The direction of air movement relative to adjacent areas is necessary for the containment of contaminated air. Air within a correctional facility should flow to minimize exposure of others within the building ( Table 2 ). For example, air inside an AII room or cell should flow from the corridor and air-supply grille across the worker, then across that patient, and finally out of the room. To ensure that air is flowing from the corridor into an AII room or cell, smoke testing should be performed daily, even if the AII room or cell is equipped with a pressure-sensing device. Air flow (supply air and exhaust air) should be measured at least annually and compared with the designed air flow rates to ensure that optimal directional air flow and air exchange rates are being maintained ( Table 2 ).

Detailed information has been published regarding the selection, design, maintenance, and safety considerations associated with air cleaning methods (i.e., filtration and UVGI).[71] Designers and end users should consult this information. Air removed from areas likely to contain infectious aerosols (e.g., AII cells, sputum collection and other procedure rooms, and intake areas) should be exhausted directly to the outdoors to ensure that it cannot immediately reenter the building or pose a hazard to persons outside, in accordance with applicable federal, state, and local regulations. If discharging air to the outside is not feasible, HEPA filters should be used to clean the air before returning to the general ventilation system. Such recirculation is acceptable only if the air is recirculated back into the same general area from which it originated.

For general population areas in which infectious aerosols are not anticipated but might be present (from persons with undiagnosed TB disease), total exhaust ventilation should be considered where and when the outdoor environmental conditions (temperature and humidity) are compatible with a single-pass system without undue energy or equipment costs. When recirculating air from these areas, the minimum ASHRAE-recommended level of filtration is a MERV-8 filter.[78] However, CDC encourages selection and use of filters with higher MERV ratings to provide an incremental improvement in the protection afforded by this mechanism. The filtration system should be designed to prevent filter by-pass and to allow filter leakage testing and safe filter changes. A combination of air cleaning methods (e.g., MERV-rated filters and supplemental UVGI) may be used to increase effective air cleaning.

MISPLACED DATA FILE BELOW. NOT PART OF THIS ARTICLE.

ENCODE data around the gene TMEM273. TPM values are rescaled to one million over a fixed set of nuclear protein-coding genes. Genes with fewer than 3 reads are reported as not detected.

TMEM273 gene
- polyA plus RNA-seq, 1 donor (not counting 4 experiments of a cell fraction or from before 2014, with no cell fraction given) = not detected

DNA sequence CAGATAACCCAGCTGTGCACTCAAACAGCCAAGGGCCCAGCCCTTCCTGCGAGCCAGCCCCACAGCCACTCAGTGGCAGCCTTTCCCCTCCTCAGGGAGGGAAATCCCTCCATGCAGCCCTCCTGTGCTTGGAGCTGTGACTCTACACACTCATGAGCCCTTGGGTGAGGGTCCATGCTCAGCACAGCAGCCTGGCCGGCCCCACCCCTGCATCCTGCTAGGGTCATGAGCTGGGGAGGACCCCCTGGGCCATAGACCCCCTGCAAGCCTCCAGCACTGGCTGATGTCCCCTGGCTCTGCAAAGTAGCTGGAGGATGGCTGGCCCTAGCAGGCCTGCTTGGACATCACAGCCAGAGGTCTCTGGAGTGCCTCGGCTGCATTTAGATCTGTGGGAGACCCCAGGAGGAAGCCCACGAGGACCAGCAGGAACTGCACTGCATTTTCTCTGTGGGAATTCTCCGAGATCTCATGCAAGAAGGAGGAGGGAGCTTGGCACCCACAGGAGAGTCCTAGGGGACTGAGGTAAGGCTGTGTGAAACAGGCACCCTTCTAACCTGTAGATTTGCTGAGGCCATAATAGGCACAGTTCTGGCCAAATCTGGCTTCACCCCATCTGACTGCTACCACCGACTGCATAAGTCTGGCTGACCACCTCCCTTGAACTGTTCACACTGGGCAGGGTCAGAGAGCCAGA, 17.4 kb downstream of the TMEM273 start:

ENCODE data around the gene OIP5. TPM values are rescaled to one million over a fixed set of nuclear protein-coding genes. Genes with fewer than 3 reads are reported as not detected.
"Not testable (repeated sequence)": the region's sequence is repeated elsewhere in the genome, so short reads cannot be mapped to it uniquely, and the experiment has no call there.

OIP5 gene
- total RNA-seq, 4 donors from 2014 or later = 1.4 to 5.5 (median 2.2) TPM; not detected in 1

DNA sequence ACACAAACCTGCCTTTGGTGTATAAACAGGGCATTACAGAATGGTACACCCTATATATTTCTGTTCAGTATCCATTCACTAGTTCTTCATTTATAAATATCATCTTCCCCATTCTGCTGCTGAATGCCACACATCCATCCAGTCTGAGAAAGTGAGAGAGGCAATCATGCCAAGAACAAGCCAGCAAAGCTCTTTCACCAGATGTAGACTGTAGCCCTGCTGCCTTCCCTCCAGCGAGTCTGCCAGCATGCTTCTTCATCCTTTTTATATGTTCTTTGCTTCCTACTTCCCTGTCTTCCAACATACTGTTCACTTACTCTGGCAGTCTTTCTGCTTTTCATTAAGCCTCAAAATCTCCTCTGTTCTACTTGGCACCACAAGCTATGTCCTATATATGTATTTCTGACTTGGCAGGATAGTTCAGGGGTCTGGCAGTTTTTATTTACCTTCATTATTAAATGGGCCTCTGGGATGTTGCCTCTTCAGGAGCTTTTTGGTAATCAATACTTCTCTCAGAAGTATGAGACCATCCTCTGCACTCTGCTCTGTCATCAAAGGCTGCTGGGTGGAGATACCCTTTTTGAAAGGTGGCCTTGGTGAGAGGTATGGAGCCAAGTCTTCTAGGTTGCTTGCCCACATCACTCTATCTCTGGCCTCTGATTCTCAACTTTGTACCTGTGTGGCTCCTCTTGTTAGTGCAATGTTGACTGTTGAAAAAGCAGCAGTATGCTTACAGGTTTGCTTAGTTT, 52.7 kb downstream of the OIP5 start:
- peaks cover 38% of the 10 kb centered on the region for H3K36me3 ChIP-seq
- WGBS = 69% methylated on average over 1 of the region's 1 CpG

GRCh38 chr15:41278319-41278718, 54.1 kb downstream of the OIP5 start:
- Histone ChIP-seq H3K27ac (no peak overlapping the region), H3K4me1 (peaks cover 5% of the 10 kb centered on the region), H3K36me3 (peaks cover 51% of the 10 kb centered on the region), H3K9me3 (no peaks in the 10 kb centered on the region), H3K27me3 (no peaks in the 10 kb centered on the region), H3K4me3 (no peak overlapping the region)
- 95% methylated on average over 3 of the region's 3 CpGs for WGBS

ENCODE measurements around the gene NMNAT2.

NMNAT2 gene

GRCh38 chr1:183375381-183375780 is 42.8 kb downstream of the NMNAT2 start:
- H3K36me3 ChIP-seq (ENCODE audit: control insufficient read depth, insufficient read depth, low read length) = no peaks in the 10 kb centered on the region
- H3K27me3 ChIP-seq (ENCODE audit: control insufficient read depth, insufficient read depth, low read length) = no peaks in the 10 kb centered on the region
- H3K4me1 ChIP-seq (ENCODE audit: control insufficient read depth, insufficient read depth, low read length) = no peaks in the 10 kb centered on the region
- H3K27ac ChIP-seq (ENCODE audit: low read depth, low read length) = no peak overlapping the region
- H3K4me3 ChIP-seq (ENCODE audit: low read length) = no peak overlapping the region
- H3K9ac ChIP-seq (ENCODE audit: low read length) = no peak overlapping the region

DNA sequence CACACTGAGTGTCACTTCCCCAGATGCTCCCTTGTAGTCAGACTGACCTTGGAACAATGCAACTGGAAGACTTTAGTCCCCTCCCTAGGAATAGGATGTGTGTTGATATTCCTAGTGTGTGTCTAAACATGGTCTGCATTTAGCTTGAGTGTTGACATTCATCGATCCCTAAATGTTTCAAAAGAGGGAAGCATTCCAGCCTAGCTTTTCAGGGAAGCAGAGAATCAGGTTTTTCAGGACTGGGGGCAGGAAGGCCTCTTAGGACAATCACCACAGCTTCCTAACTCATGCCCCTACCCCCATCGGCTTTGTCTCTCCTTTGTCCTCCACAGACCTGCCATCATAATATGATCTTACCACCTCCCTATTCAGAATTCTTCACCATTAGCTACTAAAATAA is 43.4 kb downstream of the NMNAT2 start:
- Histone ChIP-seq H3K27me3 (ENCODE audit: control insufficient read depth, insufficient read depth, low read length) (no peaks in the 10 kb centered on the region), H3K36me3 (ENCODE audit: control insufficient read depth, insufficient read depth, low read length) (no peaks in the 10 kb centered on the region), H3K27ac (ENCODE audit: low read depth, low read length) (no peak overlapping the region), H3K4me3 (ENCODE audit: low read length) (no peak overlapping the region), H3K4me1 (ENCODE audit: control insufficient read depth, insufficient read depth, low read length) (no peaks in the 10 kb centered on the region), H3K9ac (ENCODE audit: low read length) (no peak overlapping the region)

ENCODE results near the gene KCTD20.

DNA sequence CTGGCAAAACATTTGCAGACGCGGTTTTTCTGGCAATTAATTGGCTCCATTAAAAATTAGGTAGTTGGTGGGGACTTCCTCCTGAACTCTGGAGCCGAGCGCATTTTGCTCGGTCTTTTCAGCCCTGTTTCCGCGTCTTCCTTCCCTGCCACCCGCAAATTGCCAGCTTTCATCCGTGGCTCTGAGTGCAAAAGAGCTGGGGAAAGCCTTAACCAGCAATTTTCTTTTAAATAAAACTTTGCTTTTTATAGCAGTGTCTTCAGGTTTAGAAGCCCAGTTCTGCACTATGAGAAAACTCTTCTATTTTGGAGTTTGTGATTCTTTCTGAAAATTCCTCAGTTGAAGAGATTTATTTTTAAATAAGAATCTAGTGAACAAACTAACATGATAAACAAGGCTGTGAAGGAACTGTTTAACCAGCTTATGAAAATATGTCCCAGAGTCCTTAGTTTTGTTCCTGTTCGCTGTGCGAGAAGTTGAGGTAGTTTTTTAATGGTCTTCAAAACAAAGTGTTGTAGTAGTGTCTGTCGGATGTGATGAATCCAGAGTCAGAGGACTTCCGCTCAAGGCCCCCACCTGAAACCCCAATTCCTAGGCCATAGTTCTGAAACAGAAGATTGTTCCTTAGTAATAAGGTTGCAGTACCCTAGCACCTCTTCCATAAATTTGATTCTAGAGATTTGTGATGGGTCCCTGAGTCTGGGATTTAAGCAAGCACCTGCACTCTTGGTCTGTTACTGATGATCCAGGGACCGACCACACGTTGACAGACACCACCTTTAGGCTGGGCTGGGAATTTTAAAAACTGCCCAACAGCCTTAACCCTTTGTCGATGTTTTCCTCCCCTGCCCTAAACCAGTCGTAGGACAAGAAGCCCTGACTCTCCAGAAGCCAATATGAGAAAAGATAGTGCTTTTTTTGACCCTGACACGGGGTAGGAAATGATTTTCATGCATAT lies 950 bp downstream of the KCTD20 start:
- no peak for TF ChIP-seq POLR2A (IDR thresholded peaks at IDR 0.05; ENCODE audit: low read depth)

When used, UVGI should be applied in-duct (i.e., inside the ductwork of existing HVAC systems) or in the upper room of the area to be treated to ensure that organisms are inactivated. Upper-air systems should be designed, installed, and monitored to ensure both sufficient irradiation in the upper room to inactivate M. tuberculosis and safe levels of UVGI in the occupied space.

To be most effective, environmental controls should be installed, operated, and maintained correctly. Ongoing maintenance should be part of any written TB infection-control plan. The plan should outline the responsibility and authority for maintenance and address staff training needs.

Failure to maintain environmental control systems properly has adversely impacted TB control and prevention efforts at facilities throughout the United States. At one hospital, improperly functioning ventilation controls were believed to be a factor in the transmission of MDR TB disease to four persons (three patients and a correctional officer), three of whom died.[80] In three other multihospital studies evaluating the performance of AII rooms, failure to routinely monitor air-pressure differentials (whether manually or through use of continuous monitoring devices) resulted in a substantial percentage of the rooms being under positive pressure.[81,82,83,84]

Correctional facilities should schedule routine preventive maintenance that covers all components of the ventilation systems (e.g., fans, filters, ducts, supply diffusers, and exhaust grilles) and any air-cleaning devices in use. Performance monitoring should be conducted to verify that environmental controls are operating as designed. Performance monitoring should include 1) directional airflow assessments using smoke tubes and use of pressure monitoring devices sensitive to pressures at 0.001 inch of water gauge and 2) measurement of supply and exhaust airflows to compare with recommended air change rates for the respective areas of the facility. Records should be kept to document all preventive maintenance and repairs.

Standard procedures should be established to ensure that 1) maintenance staff notify infection-control personnel before performing maintenance on ventilation systems servicing inmate-care areas and 2) infection-control staff request assistance from maintenance personnel in checking the operational status of AII cells and local exhaust devices (e.g., booths, hoods, and tents) before use. A protocol that is well written and followed will help to prevent unnecessary exposures of correctional facility staff and inmates to infectious aerosols. Proper labeling of ventilation system components (e.g., ducts, fans, and filters) will help identify air-flow paths. Clearly labeling which fan services a given area will help prevent accidental shutdowns.[85] In addition, provisions should be made for emergency power to avoid interruptions in the performance of essential environmental controls during a power failure.

ACH is the ratio of the volume of air entering the room or booth per hour to the volume of that room or booth. It equals the exhaust airflow (Q) in cubic feet per minute (cfm) divided by the volume of the room or booth (V) in cubic feet (ft3) multiplied by 60 minutes per hour, as expressed thus: